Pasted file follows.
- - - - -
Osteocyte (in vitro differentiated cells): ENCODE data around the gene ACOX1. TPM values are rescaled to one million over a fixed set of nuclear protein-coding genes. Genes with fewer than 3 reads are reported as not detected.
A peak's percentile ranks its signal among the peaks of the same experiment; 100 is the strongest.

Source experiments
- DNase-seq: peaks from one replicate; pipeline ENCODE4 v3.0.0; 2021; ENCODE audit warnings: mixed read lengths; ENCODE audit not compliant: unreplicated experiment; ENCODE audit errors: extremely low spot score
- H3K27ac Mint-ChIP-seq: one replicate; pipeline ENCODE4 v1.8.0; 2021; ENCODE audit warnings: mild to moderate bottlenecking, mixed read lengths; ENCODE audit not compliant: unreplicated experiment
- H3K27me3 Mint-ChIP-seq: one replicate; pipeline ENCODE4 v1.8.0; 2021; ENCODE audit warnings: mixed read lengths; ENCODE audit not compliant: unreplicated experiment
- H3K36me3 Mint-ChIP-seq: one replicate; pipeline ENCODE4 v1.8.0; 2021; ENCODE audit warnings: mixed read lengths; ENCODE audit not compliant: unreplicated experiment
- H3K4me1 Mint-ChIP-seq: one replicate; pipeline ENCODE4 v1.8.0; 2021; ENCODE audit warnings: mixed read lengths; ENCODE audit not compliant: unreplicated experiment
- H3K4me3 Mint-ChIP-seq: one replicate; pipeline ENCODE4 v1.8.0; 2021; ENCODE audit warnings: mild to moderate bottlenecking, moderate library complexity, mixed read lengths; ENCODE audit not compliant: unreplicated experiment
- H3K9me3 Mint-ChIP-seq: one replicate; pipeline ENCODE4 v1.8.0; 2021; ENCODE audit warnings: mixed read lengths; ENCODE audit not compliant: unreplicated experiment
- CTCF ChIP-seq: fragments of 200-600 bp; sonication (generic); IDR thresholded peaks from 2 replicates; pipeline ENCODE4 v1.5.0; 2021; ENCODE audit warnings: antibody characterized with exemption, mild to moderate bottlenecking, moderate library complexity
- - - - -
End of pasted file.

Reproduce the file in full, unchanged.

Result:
Osteocyte (in vitro differentiated cells): ENCODE data around the gene ACOX1. TPM values are rescaled to one million over a fixed set of nuclear protein-coding genes. Genes with fewer than 3 reads are reported as not detected.
A peak's percentile ranks its signal among the peaks of the same experiment; 100 is the strongest.

Source experiments
- DNase-seq: peaks from one replicate; pipeline ENCODE4 v3.0.0; 2021; ENCODE audit warnings: mixed read lengths; ENCODE audit not compliant: unreplicated experiment; ENCODE audit errors: extremely low spot score
- H3K27ac Mint-ChIP-seq: one replicate; pipeline ENCODE4 v1.8.0; 2021; ENCODE audit warnings: mild to moderate bottlenecking, mixed read lengths; ENCODE audit not compliant: unreplicated experiment
- H3K27me3 Mint-ChIP-seq: one replicate; pipeline ENCODE4 v1.8.0; 2021; ENCODE audit warnings: mixed read lengths; ENCODE audit not compliant: unreplicated experiment
- H3K36me3 Mint-ChIP-seq: one replicate; pipeline ENCODE4 v1.8.0; 2021; ENCODE audit warnings: mixed read lengths; ENCODE audit not compliant: unreplicated experiment
- H3K4me1 Mint-ChIP-seq: one replicate; pipeline ENCODE4 v1.8.0; 2021; ENCODE audit warnings: mixed read lengths; ENCODE audit not compliant: unreplicated experiment
- H3K4me3 Mint-ChIP-seq: one replicate; pipeline ENCODE4 v1.8.0; 2021; ENCODE audit warnings: mild to moderate bottlenecking, moderate library complexity, mixed read lengths; ENCODE audit not compliant: unreplicated experiment
- H3K9me3 Mint-ChIP-seq: one replicate; pipeline ENCODE4 v1.8.0; 2021; ENCODE audit warnings: mixed read lengths; ENCODE audit not compliant: unreplicated experiment
- CTCF ChIP-seq: fragments of 200-600 bp; sonication (generic); IDR thresholded peaks from 2 replicates; pipeline ENCODE4 v1.5.0; 2021; ENCODE audit warnings: antibody characterized with exemption, mild to moderate bottlenecking, moderate library complexity